Fresh off their recent tour with Have Mercy, A Will Away spoke to our writer, Harriet Stanley to discuss the anniversary of EP Bliss, as well as the brutally honest truths of being a band on tour and the difficulties of making a living out of music.
How were your shows with Have Mercy / So What Music fest?
AWA – Our shows with Have Mercy were a blast! The shows were great, everyone on the tour got along really well, and our audiences were very engaging for the most part. Definitely one of the better tours we’ve done. The fest was a good time! I don’t know that I’d call it overwhelming, but the process of playing a fest is distinctly different from playing at a venue. Festival shows can be stressful if you aren’t prepared but our team does a solid job of making sure we’re as well informed as we can be going into a show like that.
If you had to pinpoint just one favorite moment from both the festival and the tour, what would it be and why?
AWA – Not so much a favorite moment, but a favorite night. Chicago was without a doubt the best stop on our tour. Good food, good hangs with the Have Mercy dudes, and an incredible audience to boot. Sub-T had an energy to it that night that I really can’t describe. The locals who played were excellent and the tour package really got a chance to shine.
Whilst on tour, what happens in the typical day of A Will Away?
AWA – It all starts a few days before the tour. Does all the gear work? (Probably not— one of your pedals makes this funny noise when you step on it or your guitar’s input has been cutting in and out at practice). Do we own a van right now? Does it presently function? Is it legal to drive? Have we inventoried all the merch? Once those questions are answered affirmatively and the van is packed up you step into the van for the first day of tour and you effectively enter another dimension. For the next few weeks you aren’t a member of civilized society no matter how polite, friendly, or cordial you try to be. People will give you strange looks, you will start to smell, and your van IS a police target whether or not you want it to be. You have a six hour drive to get to your first venue. Whoever got the most sleep last night drives first. Gear mishaps WILL happen the first night of tour for someone on the package. It’s okay though, asking your tour mates to borrow gear is a fantastic ice-breaker during sound checks on the first night. You won’t be happy with your set the first night out. The band hasn’t been on the road in a little while and everything’s a bit rusty. No matter how much you practice, adjusting back to venues from your practice space will always throw you for a loop for a night or two. Regardless, the audience the first night of tour usually has a great energy and everyone feeds off of that energy. After your set you socialize with friends and fans alike (often times one becomes the other) and you help to keep the merch moving. After the last band plays and the final merch rush is over you load all of the gear and merch out of the venue and typically whoever opted out of their drink tickets/the beer in the greenroom drives next. You have a nine-hour overnight drive to the next venue— naps and coffee breaks are customary. After a while things start to click. The tour becomes profitable if you put on great shows, interact with the people who came out, and generally stay responsible with your spending. Occasionally a hotel is a great option but most nights you’ll either sleep in the van or at a friends house (or a friend of a friend’s house) along the way. Eating right is a challenge and at first but eventually you find a balance. Make no mistake though— it really is a long way to the top if you want to rock and roll. Food will be scarcer than you’d like it to be. Bathrooms are much harder to come by in the less-populated portions of the country and often times if your van breaks down there may be sixty miles between you and the nearest AAA towing station. Creature-comforts are very real things for someone on the road. Sometimes those little indulgences are the only thing that keep you sane. For the most part though, touring is incredible. For a lot of people the Great American RoadTrip is a romanticized concept and often times is something they only get to experience once or twice in their lives. We get to enjoy that little piece of the “American Dream” more often and it comes with the added bonuses of connecting with some really unbelievable people and seeing the world first hand. I know for some bands the issue of being stuck in a van with a handful of greasy guys can become contentious; but over time we’ve really come to love and understand each other like family. I think that helps us keep a positive outlook and it benefits us all both on and off stage to know that we truly have each other’s backs.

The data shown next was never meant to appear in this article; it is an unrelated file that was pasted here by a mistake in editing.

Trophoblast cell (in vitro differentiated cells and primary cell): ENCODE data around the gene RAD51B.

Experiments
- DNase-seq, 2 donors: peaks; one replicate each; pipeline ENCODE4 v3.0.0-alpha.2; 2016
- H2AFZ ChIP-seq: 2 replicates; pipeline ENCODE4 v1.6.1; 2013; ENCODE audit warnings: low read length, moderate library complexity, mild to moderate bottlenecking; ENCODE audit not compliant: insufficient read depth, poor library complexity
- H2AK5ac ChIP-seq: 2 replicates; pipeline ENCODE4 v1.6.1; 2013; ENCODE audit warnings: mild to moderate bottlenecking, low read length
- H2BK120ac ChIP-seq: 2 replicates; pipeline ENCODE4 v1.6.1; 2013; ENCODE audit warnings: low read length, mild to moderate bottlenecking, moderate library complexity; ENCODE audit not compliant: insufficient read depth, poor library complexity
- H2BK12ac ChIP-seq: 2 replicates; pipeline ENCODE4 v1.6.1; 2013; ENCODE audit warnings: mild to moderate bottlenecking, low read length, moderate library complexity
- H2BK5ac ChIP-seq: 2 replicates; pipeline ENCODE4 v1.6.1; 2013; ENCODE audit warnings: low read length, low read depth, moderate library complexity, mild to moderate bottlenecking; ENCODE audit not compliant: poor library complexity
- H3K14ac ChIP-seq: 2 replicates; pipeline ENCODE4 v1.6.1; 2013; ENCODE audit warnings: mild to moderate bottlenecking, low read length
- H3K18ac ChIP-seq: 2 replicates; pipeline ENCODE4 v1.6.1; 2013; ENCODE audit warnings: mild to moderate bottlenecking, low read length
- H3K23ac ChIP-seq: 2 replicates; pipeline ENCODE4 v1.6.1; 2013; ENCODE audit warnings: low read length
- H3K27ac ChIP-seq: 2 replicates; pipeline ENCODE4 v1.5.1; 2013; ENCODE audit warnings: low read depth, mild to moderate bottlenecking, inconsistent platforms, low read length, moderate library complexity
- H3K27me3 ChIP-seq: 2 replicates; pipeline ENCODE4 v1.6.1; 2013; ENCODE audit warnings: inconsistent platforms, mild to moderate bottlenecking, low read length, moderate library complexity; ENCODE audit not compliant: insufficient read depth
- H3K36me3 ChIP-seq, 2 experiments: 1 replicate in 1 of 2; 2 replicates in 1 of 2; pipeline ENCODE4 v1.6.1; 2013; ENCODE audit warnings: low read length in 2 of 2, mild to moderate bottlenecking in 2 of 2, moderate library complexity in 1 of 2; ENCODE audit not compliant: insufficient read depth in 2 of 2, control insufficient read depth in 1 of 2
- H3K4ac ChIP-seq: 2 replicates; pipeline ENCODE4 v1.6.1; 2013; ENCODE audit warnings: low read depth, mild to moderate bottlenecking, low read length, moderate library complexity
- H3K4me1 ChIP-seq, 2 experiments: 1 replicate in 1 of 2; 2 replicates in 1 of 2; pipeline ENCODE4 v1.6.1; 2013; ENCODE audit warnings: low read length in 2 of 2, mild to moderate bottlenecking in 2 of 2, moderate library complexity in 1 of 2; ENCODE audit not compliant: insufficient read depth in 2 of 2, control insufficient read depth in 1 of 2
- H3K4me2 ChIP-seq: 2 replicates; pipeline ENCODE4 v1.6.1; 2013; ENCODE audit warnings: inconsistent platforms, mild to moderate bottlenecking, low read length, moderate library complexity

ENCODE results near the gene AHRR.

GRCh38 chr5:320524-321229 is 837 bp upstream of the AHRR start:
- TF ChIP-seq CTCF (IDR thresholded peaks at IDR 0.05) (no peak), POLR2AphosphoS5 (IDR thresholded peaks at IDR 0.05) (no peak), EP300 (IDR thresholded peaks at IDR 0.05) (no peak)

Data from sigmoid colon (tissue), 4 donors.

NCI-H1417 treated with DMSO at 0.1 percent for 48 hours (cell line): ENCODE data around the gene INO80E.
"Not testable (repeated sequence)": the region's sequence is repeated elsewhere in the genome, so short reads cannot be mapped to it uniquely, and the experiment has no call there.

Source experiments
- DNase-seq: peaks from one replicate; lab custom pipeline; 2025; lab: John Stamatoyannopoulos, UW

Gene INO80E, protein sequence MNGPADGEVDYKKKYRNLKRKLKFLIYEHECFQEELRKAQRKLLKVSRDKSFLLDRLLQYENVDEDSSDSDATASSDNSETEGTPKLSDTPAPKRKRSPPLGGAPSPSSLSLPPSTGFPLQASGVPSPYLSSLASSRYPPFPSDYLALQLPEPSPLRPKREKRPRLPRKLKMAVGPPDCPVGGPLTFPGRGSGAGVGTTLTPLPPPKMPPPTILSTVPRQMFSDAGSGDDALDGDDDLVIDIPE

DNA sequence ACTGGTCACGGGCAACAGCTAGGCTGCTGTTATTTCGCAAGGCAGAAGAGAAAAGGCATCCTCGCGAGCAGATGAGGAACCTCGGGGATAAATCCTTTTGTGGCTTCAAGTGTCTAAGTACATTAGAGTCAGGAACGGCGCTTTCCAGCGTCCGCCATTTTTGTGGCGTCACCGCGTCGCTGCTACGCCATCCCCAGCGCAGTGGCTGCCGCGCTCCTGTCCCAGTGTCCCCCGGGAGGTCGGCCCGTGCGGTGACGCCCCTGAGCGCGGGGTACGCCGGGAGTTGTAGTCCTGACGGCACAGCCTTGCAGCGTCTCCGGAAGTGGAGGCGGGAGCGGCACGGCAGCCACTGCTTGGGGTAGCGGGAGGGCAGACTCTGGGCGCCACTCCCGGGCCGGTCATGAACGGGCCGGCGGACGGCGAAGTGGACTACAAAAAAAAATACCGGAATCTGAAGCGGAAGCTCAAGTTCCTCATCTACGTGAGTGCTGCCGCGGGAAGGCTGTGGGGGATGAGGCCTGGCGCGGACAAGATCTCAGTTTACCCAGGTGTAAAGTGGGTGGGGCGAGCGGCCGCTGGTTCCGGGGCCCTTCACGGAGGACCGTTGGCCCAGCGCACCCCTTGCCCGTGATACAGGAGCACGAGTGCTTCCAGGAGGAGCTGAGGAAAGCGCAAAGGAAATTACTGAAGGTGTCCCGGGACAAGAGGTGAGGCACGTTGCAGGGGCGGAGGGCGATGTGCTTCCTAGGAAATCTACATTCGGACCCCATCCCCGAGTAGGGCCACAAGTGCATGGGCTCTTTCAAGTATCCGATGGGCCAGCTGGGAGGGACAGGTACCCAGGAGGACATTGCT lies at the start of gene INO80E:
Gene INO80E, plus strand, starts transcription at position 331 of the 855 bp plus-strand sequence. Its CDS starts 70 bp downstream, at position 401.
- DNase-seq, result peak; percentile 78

On March 20th, Bliss marked its one year anniversary which is pretty exciting! The record seemed to be a big turning point for you guys as you’d scrapped previous material before writing it, but at what point did you realize that you wanted to change course with your material?